We recently had a brief discussion about the SAP failures. Every case, including Hershey ERP failure and Lidl ERP failure, had its points to learn lessons and ensure that your company is not about to make the same mistake. Today, we will talk about Revlon, so you can see if you are also preparing to join the same path or not. You can check out the SAP failure rate as many companies fail to learn from previous failures.
Revlon revealed a couple of weeks ago that it was terrible to enforce its SAP. It was due to the inability to enforce the SAP that delayed financial reporting.
Within 24 hours of publishing the story, its stock decreased 6.9%, triggering an investor’s lawsuit. Not good for a well-established consumer product business, especially for publicly traded companies.
What have we learned from Revlon’s SAP failure?
Design and Controls are the keys to success
Revlon reported a lack of design as one of the problems behind the failure of ERP. As a result of its internal controls, the company suffered “material weaknesses.”
It is important to look closely at the business processes to minimize the risk of material operational disruption.
You should ensure that the development team knows this when determining your future state and training your staff to configure and evaluate the program correctly.
Negative ROI is a big red flag
Revlon also announced that: In addition to a breakdown in its North Carolina Plant’s operational controls and production problems:
- Sales lost by SAP failure could not be recovered.
- Disruption in customer service.
- The demands for their management and employees were growing, with an emphasis on other business goals cannibalized.
- It produced substantial capital and operating costs.
- The handling of sellers’ payments was challenging.
- It couldn’t meet the timely or reliable federal, state, and local reporting and filing standards.
- It had higher shipping costs than anticipated – due to the SAP failure of the customer burning.
- It was ‘incapable of correctly or promptly filling customer orders, or at all’ (emphasis added).
We are sure that this wasn’t the expectation of Revlon.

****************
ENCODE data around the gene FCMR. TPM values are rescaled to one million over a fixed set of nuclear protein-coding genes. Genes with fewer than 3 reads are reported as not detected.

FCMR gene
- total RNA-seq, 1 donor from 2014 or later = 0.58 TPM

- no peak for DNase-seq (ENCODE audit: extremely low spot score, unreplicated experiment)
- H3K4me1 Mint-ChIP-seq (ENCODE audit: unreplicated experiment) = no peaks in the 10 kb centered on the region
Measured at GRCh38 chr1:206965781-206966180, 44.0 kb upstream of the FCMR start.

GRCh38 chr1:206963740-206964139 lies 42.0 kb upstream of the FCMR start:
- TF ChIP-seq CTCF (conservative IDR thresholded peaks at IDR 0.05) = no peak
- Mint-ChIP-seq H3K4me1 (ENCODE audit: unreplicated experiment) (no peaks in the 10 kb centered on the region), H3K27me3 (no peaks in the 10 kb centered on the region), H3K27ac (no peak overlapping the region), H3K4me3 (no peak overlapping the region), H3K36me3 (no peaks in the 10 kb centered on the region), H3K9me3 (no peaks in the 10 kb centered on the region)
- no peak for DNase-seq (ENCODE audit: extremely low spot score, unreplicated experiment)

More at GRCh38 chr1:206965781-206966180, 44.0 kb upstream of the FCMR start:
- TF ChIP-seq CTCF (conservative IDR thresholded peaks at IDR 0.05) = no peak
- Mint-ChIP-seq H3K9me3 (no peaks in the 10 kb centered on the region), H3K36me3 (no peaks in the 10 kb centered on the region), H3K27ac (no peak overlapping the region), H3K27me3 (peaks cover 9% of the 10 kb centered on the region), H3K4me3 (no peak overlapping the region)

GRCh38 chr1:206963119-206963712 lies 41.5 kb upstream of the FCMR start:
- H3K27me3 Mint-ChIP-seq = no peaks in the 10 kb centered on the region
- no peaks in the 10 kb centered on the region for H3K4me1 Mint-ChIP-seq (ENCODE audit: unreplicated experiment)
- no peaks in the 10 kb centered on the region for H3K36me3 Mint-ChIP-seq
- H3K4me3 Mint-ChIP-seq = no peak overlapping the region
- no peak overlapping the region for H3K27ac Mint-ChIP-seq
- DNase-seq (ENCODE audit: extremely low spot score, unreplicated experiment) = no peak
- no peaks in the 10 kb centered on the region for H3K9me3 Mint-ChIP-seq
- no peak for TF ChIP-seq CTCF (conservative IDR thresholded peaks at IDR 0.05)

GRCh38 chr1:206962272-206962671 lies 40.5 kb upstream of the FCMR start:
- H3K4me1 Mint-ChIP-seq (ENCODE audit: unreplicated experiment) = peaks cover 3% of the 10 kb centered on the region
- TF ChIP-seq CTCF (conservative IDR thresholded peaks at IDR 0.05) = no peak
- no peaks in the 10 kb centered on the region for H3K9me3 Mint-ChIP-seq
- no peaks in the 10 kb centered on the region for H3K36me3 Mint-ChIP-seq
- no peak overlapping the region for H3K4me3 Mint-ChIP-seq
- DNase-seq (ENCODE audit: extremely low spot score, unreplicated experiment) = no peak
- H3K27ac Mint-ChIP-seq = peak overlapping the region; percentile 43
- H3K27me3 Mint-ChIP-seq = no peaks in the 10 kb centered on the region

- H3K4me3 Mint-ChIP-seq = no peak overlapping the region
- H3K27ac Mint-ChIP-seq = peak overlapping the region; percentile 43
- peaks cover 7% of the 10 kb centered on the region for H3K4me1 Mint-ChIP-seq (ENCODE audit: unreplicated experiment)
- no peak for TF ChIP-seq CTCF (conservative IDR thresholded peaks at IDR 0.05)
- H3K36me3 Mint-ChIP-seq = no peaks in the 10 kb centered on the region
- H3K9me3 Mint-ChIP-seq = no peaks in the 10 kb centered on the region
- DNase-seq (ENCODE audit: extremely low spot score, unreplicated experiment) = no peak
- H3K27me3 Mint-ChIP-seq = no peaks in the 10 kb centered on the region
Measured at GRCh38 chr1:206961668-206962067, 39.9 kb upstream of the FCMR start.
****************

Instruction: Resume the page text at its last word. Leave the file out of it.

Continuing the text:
- Implementation risks should be well understood
Revlon did not seem to recognize the risks associated with its ERP implementation, as were many organizations adopting SAP S/4HANA and other ERP solutions. Worse still, efficient methods for reducing such risks should not be quantified or enforced.
Revlon endured delays in shipment and missed sales in North Carolina due to the production interruptions – the site of the first phase of its SAP live service.
If Revlon had known, quantified, and mitigated the risks associated with ERP introduction, steps would have been taken to ensure that its go-live did not significantly impact its operations.
Risk Identification must be calculated
In Revlon’s case, problems became apparent right after the device was implemented in Oxford, NC. The roll-out created service level disturbances that affected production and shipping capabilities directly.
Revlon clarified that they could impact their competitive position if such disruptions continue. Their client relationships, prospects, financial conditions, and cash flow may also influence them.
The company should have prepared for these setbacks with a comprehensive risk evaluation. The risks to implementing an ERP are inherent, and it is not reasonable to expect to go live without problems.
DFSM ERP Failure Rescue Service
If you can find out the ERP implementation failure statistics increasing (from Gartner), you must not take a chance and hire professionals for consultation.
We support some big companies on their ERP implementation rescue plan to be glad to exchange notes and share some lessons from failures to successful projects.
Contact us to discuss any time – we’re pleased to be your digital transformation partner.